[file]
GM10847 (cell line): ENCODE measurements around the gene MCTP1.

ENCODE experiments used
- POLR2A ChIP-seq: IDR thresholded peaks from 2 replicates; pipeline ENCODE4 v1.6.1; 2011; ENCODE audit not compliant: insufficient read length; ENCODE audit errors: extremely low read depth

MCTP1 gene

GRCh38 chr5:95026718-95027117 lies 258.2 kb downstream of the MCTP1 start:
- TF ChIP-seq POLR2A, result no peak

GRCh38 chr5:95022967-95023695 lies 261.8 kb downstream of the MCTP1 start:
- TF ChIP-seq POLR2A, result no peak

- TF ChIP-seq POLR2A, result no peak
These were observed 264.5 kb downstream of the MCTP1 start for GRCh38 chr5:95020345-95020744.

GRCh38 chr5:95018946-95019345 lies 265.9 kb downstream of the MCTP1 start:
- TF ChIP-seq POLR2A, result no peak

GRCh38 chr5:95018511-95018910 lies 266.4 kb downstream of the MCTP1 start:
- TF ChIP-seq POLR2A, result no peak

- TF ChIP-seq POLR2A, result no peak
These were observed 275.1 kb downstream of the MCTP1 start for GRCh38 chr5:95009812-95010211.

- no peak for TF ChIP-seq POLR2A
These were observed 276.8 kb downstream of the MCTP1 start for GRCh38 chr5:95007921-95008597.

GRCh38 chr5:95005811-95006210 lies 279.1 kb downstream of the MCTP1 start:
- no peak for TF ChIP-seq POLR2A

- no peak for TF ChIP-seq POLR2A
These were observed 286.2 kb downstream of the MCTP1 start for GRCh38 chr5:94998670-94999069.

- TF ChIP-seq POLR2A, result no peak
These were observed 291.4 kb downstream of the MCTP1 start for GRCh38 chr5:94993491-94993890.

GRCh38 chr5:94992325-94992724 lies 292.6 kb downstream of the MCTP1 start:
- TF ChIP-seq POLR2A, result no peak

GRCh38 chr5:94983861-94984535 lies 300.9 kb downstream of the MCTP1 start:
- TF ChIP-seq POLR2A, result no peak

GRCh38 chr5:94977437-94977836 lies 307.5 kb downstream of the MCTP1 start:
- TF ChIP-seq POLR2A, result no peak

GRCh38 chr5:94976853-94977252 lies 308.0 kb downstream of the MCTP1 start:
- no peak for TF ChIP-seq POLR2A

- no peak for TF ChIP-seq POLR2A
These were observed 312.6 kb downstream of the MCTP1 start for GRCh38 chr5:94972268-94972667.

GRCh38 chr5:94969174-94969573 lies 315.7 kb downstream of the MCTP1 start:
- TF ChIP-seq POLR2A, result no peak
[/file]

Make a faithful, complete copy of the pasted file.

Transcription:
GM10847 (cell line): ENCODE measurements around the gene MCTP1.

ENCODE experiments used
- POLR2A ChIP-seq: IDR thresholded peaks from 2 replicates; pipeline ENCODE4 v1.6.1; 2011; ENCODE audit not compliant: insufficient read length; ENCODE audit errors: extremely low read depth

MCTP1 gene

GRCh38 chr5:95026718-95027117 lies 258.2 kb downstream of the MCTP1 start:
- TF ChIP-seq POLR2A, result no peak

GRCh38 chr5:95022967-95023695 lies 261.8 kb downstream of the MCTP1 start:
- TF ChIP-seq POLR2A, result no peak

- TF ChIP-seq POLR2A, result no peak
These were observed 264.5 kb downstream of the MCTP1 start for GRCh38 chr5:95020345-95020744.

GRCh38 chr5:95018946-95019345 lies 265.9 kb downstream of the MCTP1 start:
- TF ChIP-seq POLR2A, result no peak

GRCh38 chr5:95018511-95018910 lies 266.4 kb downstream of the MCTP1 start:
- TF ChIP-seq POLR2A, result no peak

- TF ChIP-seq POLR2A, result no peak
These were observed 275.1 kb downstream of the MCTP1 start for GRCh38 chr5:95009812-95010211.

- no peak for TF ChIP-seq POLR2A
These were observed 276.8 kb downstream of the MCTP1 start for GRCh38 chr5:95007921-95008597.

GRCh38 chr5:95005811-95006210 lies 279.1 kb downstream of the MCTP1 start:
- no peak for TF ChIP-seq POLR2A

- no peak for TF ChIP-seq POLR2A
These were observed 286.2 kb downstream of the MCTP1 start for GRCh38 chr5:94998670-94999069.

- TF ChIP-seq POLR2A, result no peak
These were observed 291.4 kb downstream of the MCTP1 start for GRCh38 chr5:94993491-94993890.

GRCh38 chr5:94992325-94992724 lies 292.6 kb downstream of the MCTP1 start:
- TF ChIP-seq POLR2A, result no peak

GRCh38 chr5:94983861-94984535 lies 300.9 kb downstream of the MCTP1 start:
- TF ChIP-seq POLR2A, result no peak

GRCh38 chr5:94977437-94977836 lies 307.5 kb downstream of the MCTP1 start:
- TF ChIP-seq POLR2A, result no peak

GRCh38 chr5:94976853-94977252 lies 308.0 kb downstream of the MCTP1 start:
- no peak for TF ChIP-seq POLR2A

- no peak for TF ChIP-seq POLR2A
These were observed 312.6 kb downstream of the MCTP1 start for GRCh38 chr5:94972268-94972667.

GRCh38 chr5:94969174-94969573 lies 315.7 kb downstream of the MCTP1 start:
- TF ChIP-seq POLR2A, result no peak